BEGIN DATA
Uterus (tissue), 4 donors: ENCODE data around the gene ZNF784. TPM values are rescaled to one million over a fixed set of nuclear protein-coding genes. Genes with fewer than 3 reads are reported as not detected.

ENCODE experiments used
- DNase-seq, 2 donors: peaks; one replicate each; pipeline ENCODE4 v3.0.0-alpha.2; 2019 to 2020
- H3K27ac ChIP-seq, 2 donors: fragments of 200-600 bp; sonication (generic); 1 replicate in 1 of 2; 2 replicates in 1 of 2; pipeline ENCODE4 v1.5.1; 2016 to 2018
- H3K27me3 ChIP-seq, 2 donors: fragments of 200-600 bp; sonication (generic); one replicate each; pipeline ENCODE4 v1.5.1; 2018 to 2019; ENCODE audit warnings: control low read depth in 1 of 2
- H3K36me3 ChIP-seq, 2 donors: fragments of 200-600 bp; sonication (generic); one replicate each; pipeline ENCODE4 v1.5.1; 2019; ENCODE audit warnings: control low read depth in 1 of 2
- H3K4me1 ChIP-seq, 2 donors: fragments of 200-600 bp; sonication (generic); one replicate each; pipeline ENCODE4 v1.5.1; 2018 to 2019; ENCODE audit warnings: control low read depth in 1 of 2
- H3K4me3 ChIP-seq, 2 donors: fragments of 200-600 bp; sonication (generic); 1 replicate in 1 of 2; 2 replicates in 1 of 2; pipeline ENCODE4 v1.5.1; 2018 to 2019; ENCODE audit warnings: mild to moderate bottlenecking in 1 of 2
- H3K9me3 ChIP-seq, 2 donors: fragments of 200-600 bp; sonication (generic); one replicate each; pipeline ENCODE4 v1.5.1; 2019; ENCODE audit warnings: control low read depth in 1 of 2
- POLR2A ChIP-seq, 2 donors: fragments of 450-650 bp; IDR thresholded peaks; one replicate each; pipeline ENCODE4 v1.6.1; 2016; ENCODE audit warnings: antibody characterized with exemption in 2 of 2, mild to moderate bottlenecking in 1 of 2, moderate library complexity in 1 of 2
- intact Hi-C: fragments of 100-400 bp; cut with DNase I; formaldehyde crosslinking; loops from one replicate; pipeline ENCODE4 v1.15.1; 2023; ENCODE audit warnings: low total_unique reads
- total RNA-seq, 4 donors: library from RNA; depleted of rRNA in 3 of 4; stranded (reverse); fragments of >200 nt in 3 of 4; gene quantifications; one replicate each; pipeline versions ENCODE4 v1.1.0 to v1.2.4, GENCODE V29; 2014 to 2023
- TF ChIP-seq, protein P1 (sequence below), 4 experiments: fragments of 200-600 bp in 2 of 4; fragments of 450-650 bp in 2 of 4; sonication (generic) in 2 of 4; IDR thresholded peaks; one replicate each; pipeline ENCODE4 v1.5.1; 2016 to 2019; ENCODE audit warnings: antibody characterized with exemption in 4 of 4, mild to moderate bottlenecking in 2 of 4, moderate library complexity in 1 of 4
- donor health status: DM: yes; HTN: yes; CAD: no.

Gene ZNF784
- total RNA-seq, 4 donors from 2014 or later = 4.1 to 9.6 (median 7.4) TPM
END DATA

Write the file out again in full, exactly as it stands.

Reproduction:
Uterus (tissue), 4 donors: ENCODE data around the gene ZNF784. TPM values are rescaled to one million over a fixed set of nuclear protein-coding genes. Genes with fewer than 3 reads are reported as not detected.

ENCODE experiments used
- DNase-seq, 2 donors: peaks; one replicate each; pipeline ENCODE4 v3.0.0-alpha.2; 2019 to 2020
- H3K27ac ChIP-seq, 2 donors: fragments of 200-600 bp; sonication (generic); 1 replicate in 1 of 2; 2 replicates in 1 of 2; pipeline ENCODE4 v1.5.1; 2016 to 2018
- H3K27me3 ChIP-seq, 2 donors: fragments of 200-600 bp; sonication (generic); one replicate each; pipeline ENCODE4 v1.5.1; 2018 to 2019; ENCODE audit warnings: control low read depth in 1 of 2
- H3K36me3 ChIP-seq, 2 donors: fragments of 200-600 bp; sonication (generic); one replicate each; pipeline ENCODE4 v1.5.1; 2019; ENCODE audit warnings: control low read depth in 1 of 2
- H3K4me1 ChIP-seq, 2 donors: fragments of 200-600 bp; sonication (generic); one replicate each; pipeline ENCODE4 v1.5.1; 2018 to 2019; ENCODE audit warnings: control low read depth in 1 of 2
- H3K4me3 ChIP-seq, 2 donors: fragments of 200-600 bp; sonication (generic); 1 replicate in 1 of 2; 2 replicates in 1 of 2; pipeline ENCODE4 v1.5.1; 2018 to 2019; ENCODE audit warnings: mild to moderate bottlenecking in 1 of 2
- H3K9me3 ChIP-seq, 2 donors: fragments of 200-600 bp; sonication (generic); one replicate each; pipeline ENCODE4 v1.5.1; 2019; ENCODE audit warnings: control low read depth in 1 of 2
- POLR2A ChIP-seq, 2 donors: fragments of 450-650 bp; IDR thresholded peaks; one replicate each; pipeline ENCODE4 v1.6.1; 2016; ENCODE audit warnings: antibody characterized with exemption in 2 of 2, mild to moderate bottlenecking in 1 of 2, moderate library complexity in 1 of 2
- intact Hi-C: fragments of 100-400 bp; cut with DNase I; formaldehyde crosslinking; loops from one replicate; pipeline ENCODE4 v1.15.1; 2023; ENCODE audit warnings: low total_unique reads
- total RNA-seq, 4 donors: library from RNA; depleted of rRNA in 3 of 4; stranded (reverse); fragments of >200 nt in 3 of 4; gene quantifications; one replicate each; pipeline versions ENCODE4 v1.1.0 to v1.2.4, GENCODE V29; 2014 to 2023
- TF ChIP-seq, protein P1 (sequence below), 4 experiments: fragments of 200-600 bp in 2 of 4; fragments of 450-650 bp in 2 of 4; sonication (generic) in 2 of 4; IDR thresholded peaks; one replicate each; pipeline ENCODE4 v1.5.1; 2016 to 2019; ENCODE audit warnings: antibody characterized with exemption in 4 of 4, mild to moderate bottlenecking in 2 of 4, moderate library complexity in 1 of 4
- donor health status: DM: yes; HTN: yes; CAD: no.

Gene ZNF784
- total RNA-seq, 4 donors from 2014 or later = 4.1 to 9.6 (median 7.4) TPM